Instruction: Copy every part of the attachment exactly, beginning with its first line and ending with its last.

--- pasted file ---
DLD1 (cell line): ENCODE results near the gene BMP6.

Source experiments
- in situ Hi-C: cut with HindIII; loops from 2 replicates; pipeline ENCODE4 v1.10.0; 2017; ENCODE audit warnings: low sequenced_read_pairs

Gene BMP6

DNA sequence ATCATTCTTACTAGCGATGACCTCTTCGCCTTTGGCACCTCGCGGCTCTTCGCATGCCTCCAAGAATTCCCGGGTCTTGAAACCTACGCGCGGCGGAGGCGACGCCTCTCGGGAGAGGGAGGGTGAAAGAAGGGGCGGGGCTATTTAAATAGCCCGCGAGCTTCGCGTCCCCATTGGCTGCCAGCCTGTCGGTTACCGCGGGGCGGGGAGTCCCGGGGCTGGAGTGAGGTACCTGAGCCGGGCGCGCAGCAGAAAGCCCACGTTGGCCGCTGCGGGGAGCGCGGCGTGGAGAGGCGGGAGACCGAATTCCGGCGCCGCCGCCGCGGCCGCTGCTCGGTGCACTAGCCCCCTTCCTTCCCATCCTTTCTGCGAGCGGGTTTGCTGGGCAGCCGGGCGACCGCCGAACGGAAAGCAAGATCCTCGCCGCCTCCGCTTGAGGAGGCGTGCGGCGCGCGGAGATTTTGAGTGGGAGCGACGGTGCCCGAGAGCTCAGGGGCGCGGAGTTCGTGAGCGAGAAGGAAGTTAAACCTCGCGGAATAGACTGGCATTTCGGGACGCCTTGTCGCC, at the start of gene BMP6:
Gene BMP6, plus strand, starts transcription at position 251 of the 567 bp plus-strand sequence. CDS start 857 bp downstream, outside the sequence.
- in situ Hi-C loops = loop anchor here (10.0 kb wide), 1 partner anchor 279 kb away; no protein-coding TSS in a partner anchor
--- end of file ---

DLD1 (cell line): ENCODE results near the gene BMP6.

Source experiments
- in situ Hi-C: cut with HindIII; loops from 2 replicates; pipeline ENCODE4 v1.10.0; 2017; ENCODE audit warnings: low sequenced_read_pairs

Gene BMP6

DNA sequence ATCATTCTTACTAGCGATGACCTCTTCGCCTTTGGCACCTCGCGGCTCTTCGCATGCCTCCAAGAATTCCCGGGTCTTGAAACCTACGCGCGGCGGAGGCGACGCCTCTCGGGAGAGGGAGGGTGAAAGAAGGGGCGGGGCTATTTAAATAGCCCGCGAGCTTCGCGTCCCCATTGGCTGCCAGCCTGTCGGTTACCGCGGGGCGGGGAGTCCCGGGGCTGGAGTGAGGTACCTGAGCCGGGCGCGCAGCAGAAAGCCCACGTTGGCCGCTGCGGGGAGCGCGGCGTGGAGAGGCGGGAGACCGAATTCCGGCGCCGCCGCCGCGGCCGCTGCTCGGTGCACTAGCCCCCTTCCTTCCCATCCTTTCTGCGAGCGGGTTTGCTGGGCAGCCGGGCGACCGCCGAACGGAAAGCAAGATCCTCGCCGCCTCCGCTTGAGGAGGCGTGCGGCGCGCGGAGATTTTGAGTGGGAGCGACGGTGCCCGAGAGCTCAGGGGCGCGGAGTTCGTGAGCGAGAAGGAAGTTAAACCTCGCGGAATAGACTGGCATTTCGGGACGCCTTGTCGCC, at the start of gene BMP6:
Gene BMP6, plus strand, starts transcription at position 251 of the 567 bp plus-strand sequence. CDS start 857 bp downstream, outside the sequence.
- in situ Hi-C loops = loop anchor here (10.0 kb wide), 1 partner anchor 279 kb away; no protein-coding TSS in a partner anchor